Besides getting a list like the script above, you can also do:
//echo -a $chr(N)
Replace N with the number you're looking for. So, //echo -a $chr(58) as an example.
The reverse of that is $asc. So, if you need the ascii code rather than the character, you can use:
//echo -a $asc(N)
Replace N with the character you want the number for.
So, if I want to see what the ascii code for A is, I'd type //echo -a $asc(A). Remember that "A" and "a" have different ascii codes.
Certain mIRC commands (such as the token commands) need you to use the ascii code instead of the letter. And, sometimes, you need to use the $chr identifier for certain characters to display in a script. For example, if you want to do:
$gettok(Hey, that's cool
... the comma in the text would cause a problem because commas are used to separate the parts of the identifier. You could put that text into a variable and use that, or you could replace the comma with $chr(44), which is a comma as well -- type //echo -a $chr(44) . In this case, 32 is a space. 1 is just which token you want.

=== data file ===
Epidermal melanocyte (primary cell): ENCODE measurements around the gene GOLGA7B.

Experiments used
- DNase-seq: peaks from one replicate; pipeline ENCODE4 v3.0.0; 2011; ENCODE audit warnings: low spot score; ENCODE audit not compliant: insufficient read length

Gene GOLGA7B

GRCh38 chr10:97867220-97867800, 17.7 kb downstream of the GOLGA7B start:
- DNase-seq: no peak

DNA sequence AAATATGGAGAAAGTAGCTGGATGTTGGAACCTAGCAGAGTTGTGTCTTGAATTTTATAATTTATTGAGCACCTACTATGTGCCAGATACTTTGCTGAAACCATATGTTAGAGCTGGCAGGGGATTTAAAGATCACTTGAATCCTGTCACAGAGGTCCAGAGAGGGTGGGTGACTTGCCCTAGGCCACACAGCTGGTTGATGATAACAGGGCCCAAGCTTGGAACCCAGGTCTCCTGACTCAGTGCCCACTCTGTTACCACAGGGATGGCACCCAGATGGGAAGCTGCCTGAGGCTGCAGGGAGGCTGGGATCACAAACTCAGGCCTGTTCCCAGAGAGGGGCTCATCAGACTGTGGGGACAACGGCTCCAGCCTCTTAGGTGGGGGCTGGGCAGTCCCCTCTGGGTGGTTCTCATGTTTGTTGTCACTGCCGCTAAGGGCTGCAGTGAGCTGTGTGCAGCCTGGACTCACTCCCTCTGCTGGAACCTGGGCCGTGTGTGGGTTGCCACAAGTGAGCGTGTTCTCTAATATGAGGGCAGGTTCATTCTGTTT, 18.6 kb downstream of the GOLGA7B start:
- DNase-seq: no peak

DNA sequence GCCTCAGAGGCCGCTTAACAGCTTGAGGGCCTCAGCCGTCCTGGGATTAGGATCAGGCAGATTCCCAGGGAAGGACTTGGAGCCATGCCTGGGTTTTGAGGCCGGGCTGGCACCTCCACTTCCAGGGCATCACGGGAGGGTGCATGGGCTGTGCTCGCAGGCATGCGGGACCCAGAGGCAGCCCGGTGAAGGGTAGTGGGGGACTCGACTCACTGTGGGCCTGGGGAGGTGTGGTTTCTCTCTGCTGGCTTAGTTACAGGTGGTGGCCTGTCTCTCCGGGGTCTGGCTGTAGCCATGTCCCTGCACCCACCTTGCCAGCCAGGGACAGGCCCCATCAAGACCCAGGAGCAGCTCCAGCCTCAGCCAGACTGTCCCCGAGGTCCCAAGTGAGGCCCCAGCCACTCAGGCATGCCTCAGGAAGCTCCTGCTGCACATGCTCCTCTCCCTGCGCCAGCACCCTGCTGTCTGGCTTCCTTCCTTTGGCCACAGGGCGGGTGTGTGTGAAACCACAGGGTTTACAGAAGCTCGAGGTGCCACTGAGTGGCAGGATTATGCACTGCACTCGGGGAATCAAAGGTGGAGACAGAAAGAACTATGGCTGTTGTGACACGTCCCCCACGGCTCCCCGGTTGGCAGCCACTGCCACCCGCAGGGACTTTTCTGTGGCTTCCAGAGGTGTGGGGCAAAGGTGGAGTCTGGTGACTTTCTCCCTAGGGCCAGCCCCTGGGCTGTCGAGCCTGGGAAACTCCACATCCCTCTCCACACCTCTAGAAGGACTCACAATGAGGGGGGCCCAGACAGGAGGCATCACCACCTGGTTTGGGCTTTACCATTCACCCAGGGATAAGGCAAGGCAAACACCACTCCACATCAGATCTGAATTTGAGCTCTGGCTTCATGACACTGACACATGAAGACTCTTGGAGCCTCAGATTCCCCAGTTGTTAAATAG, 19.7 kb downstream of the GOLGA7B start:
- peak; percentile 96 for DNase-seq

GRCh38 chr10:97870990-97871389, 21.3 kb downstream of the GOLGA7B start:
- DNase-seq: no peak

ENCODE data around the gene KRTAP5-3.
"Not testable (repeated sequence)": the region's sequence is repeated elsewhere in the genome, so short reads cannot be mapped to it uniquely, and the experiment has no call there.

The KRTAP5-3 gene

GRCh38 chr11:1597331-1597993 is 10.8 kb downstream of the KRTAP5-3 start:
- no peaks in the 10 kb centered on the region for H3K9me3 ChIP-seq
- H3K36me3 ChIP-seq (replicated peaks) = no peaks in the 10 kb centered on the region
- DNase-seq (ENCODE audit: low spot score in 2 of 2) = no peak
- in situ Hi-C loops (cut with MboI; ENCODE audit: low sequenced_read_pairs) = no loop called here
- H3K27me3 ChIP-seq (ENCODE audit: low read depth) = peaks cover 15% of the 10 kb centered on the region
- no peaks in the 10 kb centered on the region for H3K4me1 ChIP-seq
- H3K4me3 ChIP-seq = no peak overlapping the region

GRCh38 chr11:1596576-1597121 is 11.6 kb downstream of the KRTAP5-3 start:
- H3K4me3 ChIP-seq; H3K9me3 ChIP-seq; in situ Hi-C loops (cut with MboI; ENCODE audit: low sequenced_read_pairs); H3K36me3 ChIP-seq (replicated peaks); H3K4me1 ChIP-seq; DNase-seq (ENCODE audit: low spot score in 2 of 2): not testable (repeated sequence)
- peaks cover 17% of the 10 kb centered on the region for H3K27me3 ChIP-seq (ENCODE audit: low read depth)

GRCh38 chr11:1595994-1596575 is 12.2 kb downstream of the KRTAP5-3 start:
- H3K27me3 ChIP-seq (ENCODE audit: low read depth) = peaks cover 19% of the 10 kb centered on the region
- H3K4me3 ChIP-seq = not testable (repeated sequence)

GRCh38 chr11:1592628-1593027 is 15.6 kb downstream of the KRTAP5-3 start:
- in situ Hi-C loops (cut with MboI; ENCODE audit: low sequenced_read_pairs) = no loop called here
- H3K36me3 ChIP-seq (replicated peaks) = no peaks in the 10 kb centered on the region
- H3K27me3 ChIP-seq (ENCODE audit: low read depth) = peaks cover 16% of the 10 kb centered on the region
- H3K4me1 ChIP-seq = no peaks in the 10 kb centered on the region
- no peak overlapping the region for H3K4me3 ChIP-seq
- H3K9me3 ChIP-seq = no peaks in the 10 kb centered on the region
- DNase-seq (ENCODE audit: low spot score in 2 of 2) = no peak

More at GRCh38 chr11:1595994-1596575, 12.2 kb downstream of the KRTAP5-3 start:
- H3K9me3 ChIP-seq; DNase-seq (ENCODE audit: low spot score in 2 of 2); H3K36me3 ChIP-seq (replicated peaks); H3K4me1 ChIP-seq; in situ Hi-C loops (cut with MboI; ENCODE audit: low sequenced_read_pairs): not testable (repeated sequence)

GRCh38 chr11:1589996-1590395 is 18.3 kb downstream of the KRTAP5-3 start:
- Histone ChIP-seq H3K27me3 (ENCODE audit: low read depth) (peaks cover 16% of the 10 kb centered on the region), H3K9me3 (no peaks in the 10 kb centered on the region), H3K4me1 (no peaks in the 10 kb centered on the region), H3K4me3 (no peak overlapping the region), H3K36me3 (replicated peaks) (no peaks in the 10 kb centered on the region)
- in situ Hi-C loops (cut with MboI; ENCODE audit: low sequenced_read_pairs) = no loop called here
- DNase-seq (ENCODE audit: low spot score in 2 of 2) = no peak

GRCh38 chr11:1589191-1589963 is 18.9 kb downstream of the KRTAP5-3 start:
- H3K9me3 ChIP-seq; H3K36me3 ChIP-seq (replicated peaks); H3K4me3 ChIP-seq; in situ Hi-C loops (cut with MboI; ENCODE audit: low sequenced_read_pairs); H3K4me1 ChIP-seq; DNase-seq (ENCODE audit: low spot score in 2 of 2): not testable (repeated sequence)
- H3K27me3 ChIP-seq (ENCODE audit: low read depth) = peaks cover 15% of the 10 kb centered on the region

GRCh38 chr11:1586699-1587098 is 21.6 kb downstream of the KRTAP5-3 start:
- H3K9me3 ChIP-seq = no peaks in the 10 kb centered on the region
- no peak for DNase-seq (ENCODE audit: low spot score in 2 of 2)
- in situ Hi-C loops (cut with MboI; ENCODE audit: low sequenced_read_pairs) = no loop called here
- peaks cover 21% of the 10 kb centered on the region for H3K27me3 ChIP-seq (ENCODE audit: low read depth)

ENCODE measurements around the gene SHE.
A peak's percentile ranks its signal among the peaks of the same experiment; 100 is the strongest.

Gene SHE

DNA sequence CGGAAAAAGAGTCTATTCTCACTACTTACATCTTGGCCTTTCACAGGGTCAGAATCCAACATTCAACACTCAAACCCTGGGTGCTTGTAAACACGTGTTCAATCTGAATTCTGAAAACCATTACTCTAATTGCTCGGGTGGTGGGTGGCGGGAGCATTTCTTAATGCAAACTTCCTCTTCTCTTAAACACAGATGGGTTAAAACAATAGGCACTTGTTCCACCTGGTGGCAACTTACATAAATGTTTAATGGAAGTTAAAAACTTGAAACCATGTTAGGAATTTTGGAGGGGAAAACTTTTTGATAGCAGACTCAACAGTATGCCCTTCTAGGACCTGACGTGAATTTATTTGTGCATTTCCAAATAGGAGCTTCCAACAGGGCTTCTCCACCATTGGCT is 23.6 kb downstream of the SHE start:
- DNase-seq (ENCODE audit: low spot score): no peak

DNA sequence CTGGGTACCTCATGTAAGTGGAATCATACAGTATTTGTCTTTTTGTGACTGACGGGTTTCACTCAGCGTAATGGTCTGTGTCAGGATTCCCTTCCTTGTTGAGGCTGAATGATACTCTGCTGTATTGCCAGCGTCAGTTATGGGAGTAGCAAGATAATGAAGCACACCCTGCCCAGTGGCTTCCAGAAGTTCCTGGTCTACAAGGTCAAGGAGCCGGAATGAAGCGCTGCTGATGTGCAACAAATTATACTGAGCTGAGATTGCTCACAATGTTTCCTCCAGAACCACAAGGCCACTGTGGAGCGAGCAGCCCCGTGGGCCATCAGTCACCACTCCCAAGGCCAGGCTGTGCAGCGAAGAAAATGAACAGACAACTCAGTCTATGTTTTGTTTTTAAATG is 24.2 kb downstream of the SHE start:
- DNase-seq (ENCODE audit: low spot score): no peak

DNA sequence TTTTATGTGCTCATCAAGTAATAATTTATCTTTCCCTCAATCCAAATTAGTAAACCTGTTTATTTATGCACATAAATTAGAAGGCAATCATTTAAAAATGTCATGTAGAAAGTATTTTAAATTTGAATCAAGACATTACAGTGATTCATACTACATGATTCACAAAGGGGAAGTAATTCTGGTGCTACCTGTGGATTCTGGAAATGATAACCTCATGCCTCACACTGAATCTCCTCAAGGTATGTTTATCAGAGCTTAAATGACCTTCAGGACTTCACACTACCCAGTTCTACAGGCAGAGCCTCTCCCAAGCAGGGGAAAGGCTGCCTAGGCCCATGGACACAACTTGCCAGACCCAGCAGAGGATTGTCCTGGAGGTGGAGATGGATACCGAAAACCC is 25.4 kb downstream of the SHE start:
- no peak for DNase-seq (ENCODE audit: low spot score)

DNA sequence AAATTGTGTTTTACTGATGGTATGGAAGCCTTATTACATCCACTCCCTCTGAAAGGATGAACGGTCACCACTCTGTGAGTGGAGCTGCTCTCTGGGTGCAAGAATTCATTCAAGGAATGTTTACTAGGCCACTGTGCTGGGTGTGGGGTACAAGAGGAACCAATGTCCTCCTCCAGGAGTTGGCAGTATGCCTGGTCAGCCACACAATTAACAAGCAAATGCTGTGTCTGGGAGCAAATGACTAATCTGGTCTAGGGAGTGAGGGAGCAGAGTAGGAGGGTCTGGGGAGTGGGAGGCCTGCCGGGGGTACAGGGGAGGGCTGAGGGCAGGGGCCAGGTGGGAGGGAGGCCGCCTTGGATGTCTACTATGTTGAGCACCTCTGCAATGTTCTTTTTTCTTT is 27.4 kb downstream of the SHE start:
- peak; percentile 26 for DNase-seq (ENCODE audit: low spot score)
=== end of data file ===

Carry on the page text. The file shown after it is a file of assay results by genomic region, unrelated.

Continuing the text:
Just as one last note... using $asc(N) won't always work. Certain characters aren't possible in there, such as commas and parentheses. In those cases, you can either look up an ascii table, or you can mess around with characters near what you're looking for...
//echo -a $asc(#)
* /echo: insufficient parameters
//echo -a $asc($)
So, I'd guess $ and # would be close in number...
//echo -a $chr(35)
In that case, it was easy... just one number off. It's not always that easy, but if you want to avoid looking it up in an ascii table, you can do this and usually find it quickly. Eventually, you memorize all the main ascii codes (space, comma, period, parentheses, #, and if you're using sockets, <>'s).